Press Release

Dear Congress: It’s Time to Expand the EITC

Too many workers receive very small tax credits – or none at all – because they aren’t raising kids.

Published on Oct 25, 2016

A few weeks ago, New Jersey’s Earned Income Tax Credit (EITC) was increased for the second time in two years. The state credit, which piggybacks on the federal EITC, will now be 35 percent for 2016 taxes, up from 20 percent as recently as 2014.

While these increases to New Jersey’s EITC are crucial and improve the lives of working families across New Jersey, far too many New Jersey workers receive very small tax credits – or none at all – because they aren’t raising children. Today, some of New Jersey’s leading anti-poverty legislators and advocates came together to call on Congress to fix this problem in the coming months and ensure that working adults without children are no longer the lone group of Americans that the federal tax code taxes into – or deeper into – poverty. 

“This tax credit provides substantial relief to working families across New Jersey, and is one of the sharpest tools to fight poverty. That’s why I have made expanding the state EITC a centerpiece of my efforts to rebuild our middle class and combat poverty,” said Assembly Speaker Vincent Prieto, the prime sponsor of Assembly legislation to increase New Jersey’s EITC. “But as it stands, the EITC fails to deliver its well-documented benefits to a large and diverse group of New Jersey’s workers: adults – particularly young adults – who aren’t raising children. Expanding the EITC for these workers would provide an essential complement to our recent increase in the state EITC, and Congress ought to make this a top priority in the coming months.”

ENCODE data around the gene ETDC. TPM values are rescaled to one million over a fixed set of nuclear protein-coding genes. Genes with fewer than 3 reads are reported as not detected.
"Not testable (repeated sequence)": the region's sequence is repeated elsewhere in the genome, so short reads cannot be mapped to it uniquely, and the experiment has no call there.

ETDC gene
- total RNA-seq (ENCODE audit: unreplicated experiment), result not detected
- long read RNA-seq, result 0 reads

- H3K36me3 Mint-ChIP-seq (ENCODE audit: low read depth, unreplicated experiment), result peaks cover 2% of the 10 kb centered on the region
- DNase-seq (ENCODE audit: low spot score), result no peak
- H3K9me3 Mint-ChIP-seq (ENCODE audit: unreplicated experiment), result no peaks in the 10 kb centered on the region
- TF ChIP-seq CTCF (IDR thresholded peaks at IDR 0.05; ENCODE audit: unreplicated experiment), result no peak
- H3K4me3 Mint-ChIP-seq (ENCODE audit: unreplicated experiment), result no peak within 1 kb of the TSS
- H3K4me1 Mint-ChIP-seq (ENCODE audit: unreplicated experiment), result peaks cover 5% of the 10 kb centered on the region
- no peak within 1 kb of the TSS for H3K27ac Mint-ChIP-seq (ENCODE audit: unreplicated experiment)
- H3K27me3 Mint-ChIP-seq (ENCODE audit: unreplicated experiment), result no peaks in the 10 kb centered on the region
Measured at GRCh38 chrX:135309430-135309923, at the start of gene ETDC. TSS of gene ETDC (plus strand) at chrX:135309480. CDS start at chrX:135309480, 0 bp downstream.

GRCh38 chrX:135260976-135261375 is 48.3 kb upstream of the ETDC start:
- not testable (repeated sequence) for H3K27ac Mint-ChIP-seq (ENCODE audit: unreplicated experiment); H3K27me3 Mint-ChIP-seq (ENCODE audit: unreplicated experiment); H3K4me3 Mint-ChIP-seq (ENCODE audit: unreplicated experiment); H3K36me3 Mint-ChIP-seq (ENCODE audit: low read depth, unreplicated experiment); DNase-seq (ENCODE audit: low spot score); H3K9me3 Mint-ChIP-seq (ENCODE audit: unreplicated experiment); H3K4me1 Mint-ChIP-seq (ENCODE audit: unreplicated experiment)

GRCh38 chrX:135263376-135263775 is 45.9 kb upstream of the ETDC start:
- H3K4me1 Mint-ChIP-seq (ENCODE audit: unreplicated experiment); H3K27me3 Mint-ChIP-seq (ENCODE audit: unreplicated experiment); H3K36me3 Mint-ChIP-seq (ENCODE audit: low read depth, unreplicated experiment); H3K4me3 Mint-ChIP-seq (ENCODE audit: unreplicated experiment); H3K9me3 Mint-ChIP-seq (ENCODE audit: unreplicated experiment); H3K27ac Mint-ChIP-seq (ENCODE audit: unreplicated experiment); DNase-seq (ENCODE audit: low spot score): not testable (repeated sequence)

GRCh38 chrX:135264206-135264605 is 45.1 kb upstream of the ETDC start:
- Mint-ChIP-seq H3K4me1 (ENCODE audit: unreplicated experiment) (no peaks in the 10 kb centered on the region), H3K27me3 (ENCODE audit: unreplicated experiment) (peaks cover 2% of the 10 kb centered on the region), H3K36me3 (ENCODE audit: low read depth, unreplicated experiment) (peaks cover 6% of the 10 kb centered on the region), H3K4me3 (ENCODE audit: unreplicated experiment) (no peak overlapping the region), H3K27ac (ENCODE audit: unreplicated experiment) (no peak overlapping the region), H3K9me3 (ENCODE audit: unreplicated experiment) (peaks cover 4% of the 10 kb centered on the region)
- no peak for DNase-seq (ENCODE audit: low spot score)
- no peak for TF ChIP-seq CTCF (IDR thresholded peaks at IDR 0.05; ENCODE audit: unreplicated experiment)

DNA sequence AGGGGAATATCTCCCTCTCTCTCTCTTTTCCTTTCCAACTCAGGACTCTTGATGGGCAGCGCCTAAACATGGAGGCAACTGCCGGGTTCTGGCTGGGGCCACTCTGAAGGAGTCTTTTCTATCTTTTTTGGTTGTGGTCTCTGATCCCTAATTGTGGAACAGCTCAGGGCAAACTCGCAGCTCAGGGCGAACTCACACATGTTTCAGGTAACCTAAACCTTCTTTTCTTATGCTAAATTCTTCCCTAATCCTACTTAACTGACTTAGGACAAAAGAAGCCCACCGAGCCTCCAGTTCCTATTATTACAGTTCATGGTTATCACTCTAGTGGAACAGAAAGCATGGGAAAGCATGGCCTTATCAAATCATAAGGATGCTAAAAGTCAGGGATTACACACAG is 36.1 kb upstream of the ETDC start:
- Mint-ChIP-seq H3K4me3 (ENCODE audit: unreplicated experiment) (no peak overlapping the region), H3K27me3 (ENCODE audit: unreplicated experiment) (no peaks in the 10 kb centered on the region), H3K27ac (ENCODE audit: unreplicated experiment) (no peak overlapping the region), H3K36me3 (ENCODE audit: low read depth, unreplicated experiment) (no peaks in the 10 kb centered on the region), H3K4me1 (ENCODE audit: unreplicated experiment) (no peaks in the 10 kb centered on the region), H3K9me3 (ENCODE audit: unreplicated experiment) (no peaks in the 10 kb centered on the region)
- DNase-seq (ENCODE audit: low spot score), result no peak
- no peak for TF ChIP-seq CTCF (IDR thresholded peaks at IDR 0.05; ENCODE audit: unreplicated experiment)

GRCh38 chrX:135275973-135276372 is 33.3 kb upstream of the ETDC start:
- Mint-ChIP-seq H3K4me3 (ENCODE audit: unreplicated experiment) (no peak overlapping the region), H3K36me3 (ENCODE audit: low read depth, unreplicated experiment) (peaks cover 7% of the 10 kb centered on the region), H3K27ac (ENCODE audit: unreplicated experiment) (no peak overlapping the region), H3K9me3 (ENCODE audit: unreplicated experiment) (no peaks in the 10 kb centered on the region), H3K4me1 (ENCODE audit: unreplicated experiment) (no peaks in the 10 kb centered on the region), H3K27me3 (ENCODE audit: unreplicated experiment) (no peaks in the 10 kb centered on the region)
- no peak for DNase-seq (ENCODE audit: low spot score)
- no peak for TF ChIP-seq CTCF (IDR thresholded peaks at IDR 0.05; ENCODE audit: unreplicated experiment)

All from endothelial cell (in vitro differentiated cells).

Senator Shirley Turner, the prime sponsor of Senate legislation to increase the New Jersey EITC, echoed the Assembly Speaker’s call to action.

“It’s crucially important that lawmakers boost the incomes of low-wage workers in high-cost New Jersey, which is why I’ve been such a strong supporter of increasing the state Earned Income Tax Credit,” said Senator Shirley Turner. “But state legislators can’t do it alone; we need the full partnership of Congress to expand the EITC so it no longer taxes adult workers who aren’t raising kids into poverty. We hope New Jersey’s Congressional delegation stands strong for these low-wage workers.”